You might ask then, why did the business win in the Hobby Lobby decision? Remember, that was a decision under the federal RFRA only.  The feds lost because the provision in the Obamacare statute was not narrowly tailored.  The government could use other alternatives that would not place a substantial burden on religious belief. Had the statute been more carefully drafter (narrowly tailored) Hobby Lobby would have lost.

Bottom line, religious-based discrimination in business against LGBT’s will not be protected by the First Amendment.  A carefully drafter state anti-discrimination statute would pass most state RFRA’s.  The business is going to lose most of these cases.

RFRA v. LGBT Rights--cont.

This debate gets more confusing all the time.  The debate ignores a number of important differences between constitutions and statues, and state v. federal laws ,etc. See this article helps sort things out.  States need to decide on whether they want laws that ban or limit discrimination against LGBT persons. Then the issue becomes whether that state law violates First Amendment freedom of religion.  I hope to get to that issue in a later post.  For now, however, in part, the article states:
"What has completely changed are the politics around the issue, the symbolism of what voting for one of these laws means," Sanders said.
In other words, it’s how some conservatives want Indiana’s law to work that fosters fear among civil rights advocates for how it might.
Still, constitutional law professors say both sides are misinterpreting the point of these laws. The courts have not approved exemptions to discriminate against gays under religious freedom laws, and likely would not because the government has a compelling interest in protecting civil rights.
The two sides are essentially yelling past one another about a non-issue when they should be working on enacting protections based on sexual orientation in Indiana, said Robin Fretwell Wilson, professor and director of the family law and policy program at the University of Illinois College of Law.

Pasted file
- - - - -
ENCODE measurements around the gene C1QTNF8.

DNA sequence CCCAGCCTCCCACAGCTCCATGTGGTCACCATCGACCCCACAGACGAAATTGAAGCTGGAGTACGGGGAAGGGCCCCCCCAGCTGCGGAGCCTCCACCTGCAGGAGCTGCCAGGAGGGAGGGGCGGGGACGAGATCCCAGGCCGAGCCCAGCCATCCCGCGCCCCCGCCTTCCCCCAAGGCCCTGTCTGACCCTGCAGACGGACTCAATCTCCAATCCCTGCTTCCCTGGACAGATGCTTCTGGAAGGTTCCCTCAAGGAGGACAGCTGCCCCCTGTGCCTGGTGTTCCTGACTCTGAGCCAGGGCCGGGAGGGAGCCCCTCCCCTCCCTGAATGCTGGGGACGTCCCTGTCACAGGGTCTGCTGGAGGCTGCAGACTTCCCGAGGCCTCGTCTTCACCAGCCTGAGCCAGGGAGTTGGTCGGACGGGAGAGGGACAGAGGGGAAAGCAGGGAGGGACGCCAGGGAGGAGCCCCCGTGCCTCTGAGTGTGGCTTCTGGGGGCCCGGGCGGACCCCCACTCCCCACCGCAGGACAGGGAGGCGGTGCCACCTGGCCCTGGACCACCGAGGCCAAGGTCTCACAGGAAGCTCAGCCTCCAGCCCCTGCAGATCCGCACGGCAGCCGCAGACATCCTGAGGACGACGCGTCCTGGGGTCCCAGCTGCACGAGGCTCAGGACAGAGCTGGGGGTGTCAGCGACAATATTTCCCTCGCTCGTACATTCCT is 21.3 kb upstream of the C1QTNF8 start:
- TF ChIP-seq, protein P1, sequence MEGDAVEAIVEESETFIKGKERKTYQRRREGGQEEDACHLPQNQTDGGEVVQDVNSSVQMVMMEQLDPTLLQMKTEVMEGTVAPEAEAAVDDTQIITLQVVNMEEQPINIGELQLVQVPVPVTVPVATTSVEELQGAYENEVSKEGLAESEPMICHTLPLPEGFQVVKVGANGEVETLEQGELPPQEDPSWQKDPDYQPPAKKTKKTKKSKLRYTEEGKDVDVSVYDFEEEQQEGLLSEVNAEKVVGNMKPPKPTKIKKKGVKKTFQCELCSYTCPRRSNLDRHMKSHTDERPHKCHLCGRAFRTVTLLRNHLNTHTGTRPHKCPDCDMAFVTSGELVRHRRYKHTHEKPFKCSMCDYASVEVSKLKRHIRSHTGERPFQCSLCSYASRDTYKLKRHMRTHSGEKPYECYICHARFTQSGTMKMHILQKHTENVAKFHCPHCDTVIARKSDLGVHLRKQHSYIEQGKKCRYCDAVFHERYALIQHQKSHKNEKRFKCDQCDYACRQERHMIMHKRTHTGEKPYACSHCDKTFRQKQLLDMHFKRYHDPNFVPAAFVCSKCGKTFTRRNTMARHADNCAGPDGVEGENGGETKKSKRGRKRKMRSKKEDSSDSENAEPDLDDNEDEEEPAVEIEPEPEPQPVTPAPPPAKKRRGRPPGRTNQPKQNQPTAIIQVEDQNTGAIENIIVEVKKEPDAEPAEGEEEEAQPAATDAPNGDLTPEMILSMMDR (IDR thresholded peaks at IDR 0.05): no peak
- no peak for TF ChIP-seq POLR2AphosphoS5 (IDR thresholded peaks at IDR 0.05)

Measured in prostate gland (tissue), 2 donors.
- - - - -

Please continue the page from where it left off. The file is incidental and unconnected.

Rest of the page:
"If there’s a license to discriminate in Indiana, it’s the fact there’s an absence of a statewide law that makes a promise to the LGBT community," she said. "RFRA is about minoritarian religion against government, by and large."

Thursday, April 02, 2015

Conflict-of-Rights: Religious Freedom v. Non-Discrimination

The conflict between Religious Freedom Restoration acts and principles of non-discrimination against LGBT individuals is heating up.  It appears that pressure by large corporations (e.g. Walmart) will quash or get reforms to at least some of the state RFRA's.   Two important American values are in conflict here--religious freedom and non-discrimination.  Two groups are asserting conflicting rights.  This is a very complicated and thorny conflict-of-rights area.  If possible, the courts should stay out of it and let the legislative branch, which hopefully reflects public feelings, decide. One compromise would be to exempt public accommodations equality laws from the RFRFA. However, the Supreme has already decided one issue under the RFRA in the Hobby Lobby case.
Another issue not mentioned in the prior post on this issue is the fact that RFRA rights are not absolute.  Government can infringe on religious rights if it shows a compelling interest.  This is high burden to meet, but can be done. Stay tuned.

Educators convicted in test score falsifications

11 former educators and administrators were convicted for falsifying student text exam results.  A prior post noted similar convictions for educators in El Paso, TX.  Anyone who doesn't think public education in the country is in serious trouble, has their head in the sand. Additionally, although the two are often treated as a pair, common core and related standards on the one hand and high-stakes testing on the other, are separate issues.